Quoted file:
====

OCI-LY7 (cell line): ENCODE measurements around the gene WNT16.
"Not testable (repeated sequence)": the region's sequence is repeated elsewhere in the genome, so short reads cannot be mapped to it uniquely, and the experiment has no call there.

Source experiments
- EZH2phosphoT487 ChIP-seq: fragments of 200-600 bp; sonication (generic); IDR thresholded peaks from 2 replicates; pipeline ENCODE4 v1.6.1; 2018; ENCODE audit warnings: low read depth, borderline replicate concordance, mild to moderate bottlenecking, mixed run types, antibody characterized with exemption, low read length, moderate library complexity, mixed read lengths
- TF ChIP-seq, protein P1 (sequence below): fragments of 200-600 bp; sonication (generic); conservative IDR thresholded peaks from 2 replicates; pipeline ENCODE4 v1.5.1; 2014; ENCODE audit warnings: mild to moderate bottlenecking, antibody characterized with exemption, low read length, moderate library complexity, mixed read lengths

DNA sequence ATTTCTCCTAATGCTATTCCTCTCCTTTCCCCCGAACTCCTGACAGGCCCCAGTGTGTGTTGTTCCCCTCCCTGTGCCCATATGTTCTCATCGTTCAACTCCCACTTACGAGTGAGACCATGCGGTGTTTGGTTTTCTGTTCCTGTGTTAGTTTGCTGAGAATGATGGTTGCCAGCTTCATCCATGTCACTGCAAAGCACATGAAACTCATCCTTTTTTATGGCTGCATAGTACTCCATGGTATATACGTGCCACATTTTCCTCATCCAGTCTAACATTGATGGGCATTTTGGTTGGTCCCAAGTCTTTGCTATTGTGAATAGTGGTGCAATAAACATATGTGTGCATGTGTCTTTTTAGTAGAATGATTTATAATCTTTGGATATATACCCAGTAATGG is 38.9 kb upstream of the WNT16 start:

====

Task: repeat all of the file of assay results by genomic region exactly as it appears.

OCI-LY7 (cell line): ENCODE measurements around the gene WNT16.
"Not testable (repeated sequence)": the region's sequence is repeated elsewhere in the genome, so short reads cannot be mapped to it uniquely, and the experiment has no call there.

Source experiments
- EZH2phosphoT487 ChIP-seq: fragments of 200-600 bp; sonication (generic); IDR thresholded peaks from 2 replicates; pipeline ENCODE4 v1.6.1; 2018; ENCODE audit warnings: low read depth, borderline replicate concordance, mild to moderate bottlenecking, mixed run types, antibody characterized with exemption, low read length, moderate library complexity, mixed read lengths
- TF ChIP-seq, protein P1 (sequence below): fragments of 200-600 bp; sonication (generic); conservative IDR thresholded peaks from 2 replicates; pipeline ENCODE4 v1.5.1; 2014; ENCODE audit warnings: mild to moderate bottlenecking, antibody characterized with exemption, low read length, moderate library complexity, mixed read lengths

DNA sequence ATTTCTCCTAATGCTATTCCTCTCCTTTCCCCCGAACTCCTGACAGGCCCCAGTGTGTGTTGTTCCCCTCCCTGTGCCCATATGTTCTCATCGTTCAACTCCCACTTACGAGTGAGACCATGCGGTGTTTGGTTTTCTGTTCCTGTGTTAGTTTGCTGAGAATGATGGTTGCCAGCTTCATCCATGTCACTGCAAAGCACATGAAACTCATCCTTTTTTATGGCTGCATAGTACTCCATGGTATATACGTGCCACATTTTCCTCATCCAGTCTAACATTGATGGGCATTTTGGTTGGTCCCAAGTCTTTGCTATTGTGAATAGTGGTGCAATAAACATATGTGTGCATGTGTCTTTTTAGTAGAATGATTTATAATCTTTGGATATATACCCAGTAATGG is 38.9 kb upstream of the WNT16 start: